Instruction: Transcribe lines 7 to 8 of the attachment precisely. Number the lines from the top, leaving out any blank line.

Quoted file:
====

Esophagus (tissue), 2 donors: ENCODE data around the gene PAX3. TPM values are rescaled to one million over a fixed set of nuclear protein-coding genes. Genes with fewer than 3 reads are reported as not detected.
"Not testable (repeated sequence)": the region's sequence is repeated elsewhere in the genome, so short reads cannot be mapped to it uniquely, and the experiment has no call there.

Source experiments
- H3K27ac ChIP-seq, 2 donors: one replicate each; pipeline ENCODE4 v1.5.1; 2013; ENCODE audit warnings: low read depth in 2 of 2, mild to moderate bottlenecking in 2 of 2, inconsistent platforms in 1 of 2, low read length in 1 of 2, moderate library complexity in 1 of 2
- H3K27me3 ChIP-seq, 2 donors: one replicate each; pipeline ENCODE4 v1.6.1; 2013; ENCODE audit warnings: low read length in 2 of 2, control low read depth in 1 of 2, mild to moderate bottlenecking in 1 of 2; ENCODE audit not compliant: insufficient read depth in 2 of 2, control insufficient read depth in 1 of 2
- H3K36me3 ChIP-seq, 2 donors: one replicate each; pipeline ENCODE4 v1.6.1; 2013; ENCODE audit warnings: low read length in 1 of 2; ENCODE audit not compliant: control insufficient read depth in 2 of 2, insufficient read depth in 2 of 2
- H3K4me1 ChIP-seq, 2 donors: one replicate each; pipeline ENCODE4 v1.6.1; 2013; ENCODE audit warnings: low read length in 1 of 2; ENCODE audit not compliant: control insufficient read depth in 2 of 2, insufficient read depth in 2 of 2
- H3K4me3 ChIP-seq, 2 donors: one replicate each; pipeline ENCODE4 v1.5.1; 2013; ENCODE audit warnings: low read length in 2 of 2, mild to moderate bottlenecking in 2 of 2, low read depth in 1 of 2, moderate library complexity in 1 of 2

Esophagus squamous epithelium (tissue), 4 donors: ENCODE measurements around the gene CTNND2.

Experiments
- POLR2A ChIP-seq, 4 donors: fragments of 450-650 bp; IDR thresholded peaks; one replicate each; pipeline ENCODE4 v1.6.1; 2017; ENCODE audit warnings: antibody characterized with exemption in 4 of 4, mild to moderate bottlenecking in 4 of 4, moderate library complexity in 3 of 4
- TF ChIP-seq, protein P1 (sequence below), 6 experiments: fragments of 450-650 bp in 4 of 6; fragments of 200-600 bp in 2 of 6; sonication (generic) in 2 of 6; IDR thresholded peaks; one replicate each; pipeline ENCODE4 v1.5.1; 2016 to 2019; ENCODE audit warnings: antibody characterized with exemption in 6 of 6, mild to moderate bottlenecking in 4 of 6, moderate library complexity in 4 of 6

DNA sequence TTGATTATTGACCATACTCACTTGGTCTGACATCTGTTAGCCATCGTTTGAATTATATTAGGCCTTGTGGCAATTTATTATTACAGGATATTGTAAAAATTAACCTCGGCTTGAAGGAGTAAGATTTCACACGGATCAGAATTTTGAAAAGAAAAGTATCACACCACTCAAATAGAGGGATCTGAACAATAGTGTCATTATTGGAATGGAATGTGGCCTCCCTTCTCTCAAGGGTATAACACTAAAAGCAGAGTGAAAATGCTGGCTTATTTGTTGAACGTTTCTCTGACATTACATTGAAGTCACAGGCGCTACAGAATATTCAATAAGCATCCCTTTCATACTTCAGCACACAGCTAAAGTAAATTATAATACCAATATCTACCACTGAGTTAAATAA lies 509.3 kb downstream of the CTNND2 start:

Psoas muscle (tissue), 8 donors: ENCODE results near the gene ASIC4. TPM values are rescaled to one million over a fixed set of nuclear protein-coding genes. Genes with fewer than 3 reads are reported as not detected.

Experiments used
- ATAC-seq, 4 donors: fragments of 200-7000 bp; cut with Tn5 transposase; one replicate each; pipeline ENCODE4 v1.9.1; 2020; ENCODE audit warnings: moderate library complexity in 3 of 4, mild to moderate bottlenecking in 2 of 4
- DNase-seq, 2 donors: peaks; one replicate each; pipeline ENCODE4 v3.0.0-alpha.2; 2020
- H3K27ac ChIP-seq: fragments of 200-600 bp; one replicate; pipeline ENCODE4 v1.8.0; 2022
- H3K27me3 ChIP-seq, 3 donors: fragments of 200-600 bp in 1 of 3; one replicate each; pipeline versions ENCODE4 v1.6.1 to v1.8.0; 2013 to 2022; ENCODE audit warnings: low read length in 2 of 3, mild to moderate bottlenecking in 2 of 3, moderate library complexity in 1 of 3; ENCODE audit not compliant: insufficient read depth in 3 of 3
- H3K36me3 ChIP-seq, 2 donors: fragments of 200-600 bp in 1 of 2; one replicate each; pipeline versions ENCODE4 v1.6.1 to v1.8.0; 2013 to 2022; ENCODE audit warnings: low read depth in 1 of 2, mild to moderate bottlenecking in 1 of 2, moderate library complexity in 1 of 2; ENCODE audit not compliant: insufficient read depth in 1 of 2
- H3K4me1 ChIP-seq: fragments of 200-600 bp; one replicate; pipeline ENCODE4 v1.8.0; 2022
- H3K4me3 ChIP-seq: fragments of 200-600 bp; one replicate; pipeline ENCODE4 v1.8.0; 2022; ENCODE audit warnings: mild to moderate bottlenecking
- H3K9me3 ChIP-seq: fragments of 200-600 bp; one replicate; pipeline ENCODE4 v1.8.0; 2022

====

- H3K4me1 ChIP-seq, 2 donors: one replicate each; pipeline ENCODE4 v1.6.1; 2013; ENCODE audit warnings: low read length in 1 of 2; ENCODE audit not compliant: control insufficient read depth in 2 of 2, insufficient read depth in 2 of 2
- H3K4me3 ChIP-seq, 2 donors: one replicate each; pipeline ENCODE4 v1.5.1; 2013; ENCODE audit warnings: low read length in 2 of 2, mild to moderate bottlenecking in 2 of 2, low read depth in 1 of 2, moderate library complexity in 1 of 2